Ryan Todd Yeah, exactly. If people in, say, Venezuela and other countries with high inflation had access to something like that, you're still saying that because they're still exposed to these other currencies, that that's still not beneficial for them, or? 

JP Thieriot No, it's totally beneficial. I mean, if you live in Venezuela, access to the Mexican currency is beneficial for you, right, in incremental terms. So, of course, it would be preferable to their current options then. I'm just saying that it doesn't introduce anything new into the world, whereas a crypto can introduce a denationalized currency into the world alla Hayek's theories. And now you have something kind of--how can a public sector currency, with trade unions and political trade-offs and compromises in the whole world that has a government, ever compete with an ecosystem that might be growing at 50% a year? Their products are demanded. There's a finite supply. You can always print more dollars, you can always print more pesos. You can't produce more BAT token, as an example. So if you have an economy that's now 10 million people--the size of Ireland's three, the size of Uruguay is three--you have something that's like nation-state size with fundamentals that are far better than public fundamentals could ever be. At some point, somebody is going to say, "Wait a second, private currencies can be transactional and in fact, they ought to, they ought to out-compete."

Frank Chaparro It's interesting, the way you sort of describe or think about some of these crypto assets as being products themselves, right? And addressing where those products might find a market, right? Product market fit, whether it's Venezuela or somewhere else. Bringing the conversation back to the broader business landscape for so-called--I don't know if we'd call you guys a broker or something else, but a venue where you can buy and sell crypto assets--is the core of doing that successfully viewing crypto assets as a product and then thinking about where you can best deliver and serve that product?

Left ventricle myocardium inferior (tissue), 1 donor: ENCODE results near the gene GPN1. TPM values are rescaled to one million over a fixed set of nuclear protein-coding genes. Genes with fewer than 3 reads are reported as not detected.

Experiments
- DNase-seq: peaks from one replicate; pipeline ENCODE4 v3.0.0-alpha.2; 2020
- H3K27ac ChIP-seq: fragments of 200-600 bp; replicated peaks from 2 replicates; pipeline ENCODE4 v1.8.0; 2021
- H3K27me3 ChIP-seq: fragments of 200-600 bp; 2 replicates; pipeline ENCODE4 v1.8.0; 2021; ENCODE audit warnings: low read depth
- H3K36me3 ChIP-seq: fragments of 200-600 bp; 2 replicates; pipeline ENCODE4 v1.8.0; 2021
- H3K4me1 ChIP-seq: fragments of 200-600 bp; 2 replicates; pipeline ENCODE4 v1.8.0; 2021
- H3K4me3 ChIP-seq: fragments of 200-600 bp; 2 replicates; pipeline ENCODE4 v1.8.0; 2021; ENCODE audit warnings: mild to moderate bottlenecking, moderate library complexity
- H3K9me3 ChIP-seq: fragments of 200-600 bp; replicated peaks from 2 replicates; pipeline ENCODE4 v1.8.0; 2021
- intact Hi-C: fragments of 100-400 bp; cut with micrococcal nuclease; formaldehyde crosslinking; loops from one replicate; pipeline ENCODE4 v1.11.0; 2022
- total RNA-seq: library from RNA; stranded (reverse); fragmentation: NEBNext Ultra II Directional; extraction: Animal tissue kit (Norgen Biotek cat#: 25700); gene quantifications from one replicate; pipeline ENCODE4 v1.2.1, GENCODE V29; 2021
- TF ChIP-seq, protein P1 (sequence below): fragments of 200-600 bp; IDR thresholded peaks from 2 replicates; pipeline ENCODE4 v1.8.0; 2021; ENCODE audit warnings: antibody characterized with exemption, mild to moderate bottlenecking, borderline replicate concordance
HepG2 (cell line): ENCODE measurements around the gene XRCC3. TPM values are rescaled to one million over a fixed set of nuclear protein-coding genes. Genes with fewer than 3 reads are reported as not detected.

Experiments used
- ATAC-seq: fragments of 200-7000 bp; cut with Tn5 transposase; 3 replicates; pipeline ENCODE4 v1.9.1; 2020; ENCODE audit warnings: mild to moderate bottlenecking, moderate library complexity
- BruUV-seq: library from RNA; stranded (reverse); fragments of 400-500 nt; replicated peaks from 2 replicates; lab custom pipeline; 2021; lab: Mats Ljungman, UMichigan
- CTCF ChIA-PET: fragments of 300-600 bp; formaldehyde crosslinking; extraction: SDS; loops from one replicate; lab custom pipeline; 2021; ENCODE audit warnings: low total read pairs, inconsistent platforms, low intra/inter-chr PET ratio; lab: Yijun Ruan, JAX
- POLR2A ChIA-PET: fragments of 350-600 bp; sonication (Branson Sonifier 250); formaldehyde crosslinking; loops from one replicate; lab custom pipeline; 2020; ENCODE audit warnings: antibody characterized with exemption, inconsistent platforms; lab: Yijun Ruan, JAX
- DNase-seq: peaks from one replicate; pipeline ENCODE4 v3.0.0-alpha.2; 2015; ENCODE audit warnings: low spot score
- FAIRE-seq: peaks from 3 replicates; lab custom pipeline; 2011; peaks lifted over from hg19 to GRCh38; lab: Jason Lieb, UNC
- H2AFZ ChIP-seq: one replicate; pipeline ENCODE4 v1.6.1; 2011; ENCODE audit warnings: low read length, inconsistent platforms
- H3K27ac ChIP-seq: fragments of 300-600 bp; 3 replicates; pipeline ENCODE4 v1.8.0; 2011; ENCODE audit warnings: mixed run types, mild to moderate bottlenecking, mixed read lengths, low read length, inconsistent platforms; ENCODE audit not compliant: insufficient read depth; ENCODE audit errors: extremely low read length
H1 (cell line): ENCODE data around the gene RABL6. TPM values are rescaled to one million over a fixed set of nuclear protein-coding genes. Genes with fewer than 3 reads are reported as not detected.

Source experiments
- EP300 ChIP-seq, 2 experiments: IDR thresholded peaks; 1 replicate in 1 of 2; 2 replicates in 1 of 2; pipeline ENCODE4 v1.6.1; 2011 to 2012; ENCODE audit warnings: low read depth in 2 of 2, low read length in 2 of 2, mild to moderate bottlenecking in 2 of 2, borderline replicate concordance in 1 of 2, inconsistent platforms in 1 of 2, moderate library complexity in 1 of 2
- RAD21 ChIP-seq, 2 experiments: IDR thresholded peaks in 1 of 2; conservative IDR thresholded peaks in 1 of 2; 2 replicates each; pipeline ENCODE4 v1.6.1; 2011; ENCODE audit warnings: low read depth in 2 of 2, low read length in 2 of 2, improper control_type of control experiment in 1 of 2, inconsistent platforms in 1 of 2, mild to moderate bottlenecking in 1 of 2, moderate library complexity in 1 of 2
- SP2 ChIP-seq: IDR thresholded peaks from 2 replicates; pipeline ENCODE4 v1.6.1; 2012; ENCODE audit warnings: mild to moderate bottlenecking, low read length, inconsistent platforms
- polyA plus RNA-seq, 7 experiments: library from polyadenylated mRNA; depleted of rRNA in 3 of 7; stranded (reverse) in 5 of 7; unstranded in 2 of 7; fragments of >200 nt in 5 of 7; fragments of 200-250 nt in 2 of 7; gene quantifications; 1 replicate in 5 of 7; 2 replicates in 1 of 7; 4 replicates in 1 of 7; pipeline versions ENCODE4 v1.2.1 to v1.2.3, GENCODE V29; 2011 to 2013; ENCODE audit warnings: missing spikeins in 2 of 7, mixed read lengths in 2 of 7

Ryan Todd Good question. 

Frank Chaparro I would guess, right? It sounds like you guys are in a similar vein as Abra, right, where it's like let's address the international market because that's where there is product-market fit: not necessarily here in the US, but in places like Venezuela. 

JP Thieriot Well, that's where you can deliver life-changing benefits as opposed to incremental conveniences, right? I think there's a market for it globally, but, you know, the new, scarier regime in Argentina is just coming in January. They wasted no time. Now Argentines can only buy two hundred U.S. dollars a month. Now if you want to use your Argentine debit card to buy Netflix or spend some money at Disney World, they tack on 30 percent, right? So imagine coming up with a card that they could use that isn't punished in that way, or it would allow them access to more than 200 dollars to store the fruit of their labor. 

Frank Chaparro So how does Uphold serve them? 

JP Thieriot So we have users, lots of users--I would argue more users than any of our competitors--in Latin America specifically. We're approaching a million users, more than a half a million users in Venezuela. And in partnership with companies like Dash who are working on that sort of "last mile" transactionality of all these things, it really makes a difference in their lives. Somebody has a use for a pile of cash in the context of whatever their business is, but flow in the other direction: here's my useless pile of cash, give me some electronic value that I can safe harbor from the local disaster, there's a massive market for that. 

Frank Chaparro How do you build a business in Latin America, in as much as how is it different than building it here? And you grew up there, so you have some sense of understanding of the market. 

JP Thieriot For sure. So I think it's a focus on those real-world benefits that, you know, again, crypto, I think, as a whole, at a very general level, has failed to do. You just focus on that. Hey, guys, you want a place to access dollars or gold or something that will hold value? Here is how you do it. We partner with local exchanges. At one point, we partnered with the largest local Bitcoin exchange in Brazil. We're doing the same deal now in Argentina, Uruguay, Chile, Mexico. So the notion is these local exchanges have done deals with the local banking system. Now you can move money as a Mexican from your bank account into the local Bitcoin exchange, and that Bitcoin exchange doesn't cover dollars, pounds, euros, gold, all these other assets we have there may be more conventional and it's a two-hop.